(UnitedVoice.com) – The US Constitution’s Establishment Clause in the First Amendment prohibits the government from establishing a religion. In other words, there should be a separation between church and state. Opponents of prayer vigils at schools and other public places have long pointed to the clause as a reason why those events are allegedly unconstitutional.
The Supreme Court recently handed atheists a temporary win in a lawsuit against a Florida City. However, the group’s victory could be shortlived if the lower court listens to one of the justices.
City of Ocala v. Rojas
On Monday, March 6, the Supreme Court refused to hear a petition from the city of Ocala, which requested to dismiss a lawsuit brought against it by two individuals, Art Rojas and Lucinda Hale. The two citizens are members of the American Humanist Association, an organization that pushes a progressive ideology for atheists. They sued the city after the police department organized a prayer vigil in the wake of a 2014 shooting that injured several children. The lawsuit alleges the city violated the Establishment Clause.
Attorneys for Ocala wanted the Supreme Court to clarify whether “psychic or emotional offense allegedly caused by observation of religious messages” was enough for a court to grant the citizens standing. The city argued before the high court that it was not sufficient after a district court and the US Court of Appeals for the 11th Circuit determined they did have standing.
Supreme Court Justice Neil Gorsuch wrote an accompanying opinion in the case of the City of Ocala v. Rojas. The justice stated the legal theory the lower courts used to grant the case standing was defunct. The “Lemon test” requires courts to consider whether a government action has a secular purpose, whether it inhibited or advanced a religion, or if it entangled the government with religion when trying to determine if it violates the Establishment Clause.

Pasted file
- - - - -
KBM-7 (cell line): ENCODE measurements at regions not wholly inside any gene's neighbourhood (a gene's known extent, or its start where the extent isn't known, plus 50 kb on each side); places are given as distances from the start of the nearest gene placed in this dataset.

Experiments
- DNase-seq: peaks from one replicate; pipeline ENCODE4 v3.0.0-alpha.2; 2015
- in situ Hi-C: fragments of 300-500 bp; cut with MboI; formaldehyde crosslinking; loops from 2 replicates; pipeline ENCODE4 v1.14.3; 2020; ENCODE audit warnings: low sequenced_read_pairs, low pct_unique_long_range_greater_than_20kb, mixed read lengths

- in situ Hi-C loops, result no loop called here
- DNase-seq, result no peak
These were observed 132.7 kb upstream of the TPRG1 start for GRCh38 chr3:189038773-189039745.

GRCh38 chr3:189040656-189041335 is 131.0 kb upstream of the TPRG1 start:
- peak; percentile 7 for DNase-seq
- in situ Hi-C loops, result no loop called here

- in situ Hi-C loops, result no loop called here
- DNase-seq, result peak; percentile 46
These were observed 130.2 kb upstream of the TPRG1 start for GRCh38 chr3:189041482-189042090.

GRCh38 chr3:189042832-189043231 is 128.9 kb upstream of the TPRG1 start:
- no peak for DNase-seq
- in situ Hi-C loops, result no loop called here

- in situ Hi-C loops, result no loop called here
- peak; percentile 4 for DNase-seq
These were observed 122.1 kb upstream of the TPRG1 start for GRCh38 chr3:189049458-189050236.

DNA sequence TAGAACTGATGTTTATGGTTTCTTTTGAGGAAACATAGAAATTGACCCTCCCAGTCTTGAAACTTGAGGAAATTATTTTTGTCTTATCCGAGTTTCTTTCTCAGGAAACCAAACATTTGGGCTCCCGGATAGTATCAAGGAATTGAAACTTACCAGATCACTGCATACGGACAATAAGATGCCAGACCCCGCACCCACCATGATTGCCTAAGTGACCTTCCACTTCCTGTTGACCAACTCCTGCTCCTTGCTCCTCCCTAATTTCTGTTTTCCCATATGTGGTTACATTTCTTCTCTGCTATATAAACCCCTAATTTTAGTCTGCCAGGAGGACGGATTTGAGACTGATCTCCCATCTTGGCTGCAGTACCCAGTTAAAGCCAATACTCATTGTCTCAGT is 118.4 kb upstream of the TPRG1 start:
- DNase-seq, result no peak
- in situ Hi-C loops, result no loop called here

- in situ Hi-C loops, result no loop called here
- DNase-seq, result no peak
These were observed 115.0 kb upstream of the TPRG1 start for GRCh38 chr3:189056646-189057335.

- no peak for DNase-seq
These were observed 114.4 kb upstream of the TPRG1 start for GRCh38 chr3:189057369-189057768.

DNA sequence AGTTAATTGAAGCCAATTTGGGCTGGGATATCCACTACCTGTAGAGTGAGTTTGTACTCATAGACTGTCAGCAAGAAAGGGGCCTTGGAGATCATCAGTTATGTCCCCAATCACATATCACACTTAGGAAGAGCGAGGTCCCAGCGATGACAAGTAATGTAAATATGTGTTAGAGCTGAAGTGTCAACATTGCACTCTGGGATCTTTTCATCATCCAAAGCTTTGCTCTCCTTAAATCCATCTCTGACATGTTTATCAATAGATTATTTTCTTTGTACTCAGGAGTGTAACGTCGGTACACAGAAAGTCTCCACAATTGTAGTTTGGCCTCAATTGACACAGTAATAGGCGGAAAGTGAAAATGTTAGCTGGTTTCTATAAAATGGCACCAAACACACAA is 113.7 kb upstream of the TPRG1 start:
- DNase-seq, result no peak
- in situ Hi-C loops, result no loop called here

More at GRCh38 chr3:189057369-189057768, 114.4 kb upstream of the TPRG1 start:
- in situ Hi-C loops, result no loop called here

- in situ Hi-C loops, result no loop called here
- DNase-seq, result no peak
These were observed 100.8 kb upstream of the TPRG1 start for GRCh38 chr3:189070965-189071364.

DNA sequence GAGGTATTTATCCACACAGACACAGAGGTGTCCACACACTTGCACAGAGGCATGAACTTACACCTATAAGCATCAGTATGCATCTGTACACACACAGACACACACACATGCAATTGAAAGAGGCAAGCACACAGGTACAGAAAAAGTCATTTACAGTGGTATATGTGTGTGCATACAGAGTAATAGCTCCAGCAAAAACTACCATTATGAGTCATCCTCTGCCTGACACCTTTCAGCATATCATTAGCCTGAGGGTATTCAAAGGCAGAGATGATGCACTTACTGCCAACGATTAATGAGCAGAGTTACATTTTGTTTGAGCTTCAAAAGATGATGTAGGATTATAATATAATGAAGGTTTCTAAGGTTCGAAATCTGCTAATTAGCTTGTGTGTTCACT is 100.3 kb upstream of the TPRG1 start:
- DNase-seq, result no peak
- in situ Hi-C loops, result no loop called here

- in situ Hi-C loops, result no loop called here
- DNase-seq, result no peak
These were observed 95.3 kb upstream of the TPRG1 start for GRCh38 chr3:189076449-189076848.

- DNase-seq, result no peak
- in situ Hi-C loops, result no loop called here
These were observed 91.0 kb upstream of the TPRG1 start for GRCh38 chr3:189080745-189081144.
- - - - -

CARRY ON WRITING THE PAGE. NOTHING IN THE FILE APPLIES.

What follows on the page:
Gorsuch stated the 2022 opinion in Kennedy v. Bremerton School District made it clear the Lemon test was no longer valid. In that case, the justices determined a former football coach was allowed to lead his team in prayer as long as it was voluntary. The police department didn’t force Rojas and Hale to participate in the city’s prayer vigil, making it voluntary.
Ultimately, Gorsuch said the lower court was bound by the Kennedy precedent, so there was no reason to intervene. Justice Clarence Thomas disagreed with the majority. He wanted to hear the case and wrote a five-page dissenting opinion.
Copyright 2023, UnitedVoice.com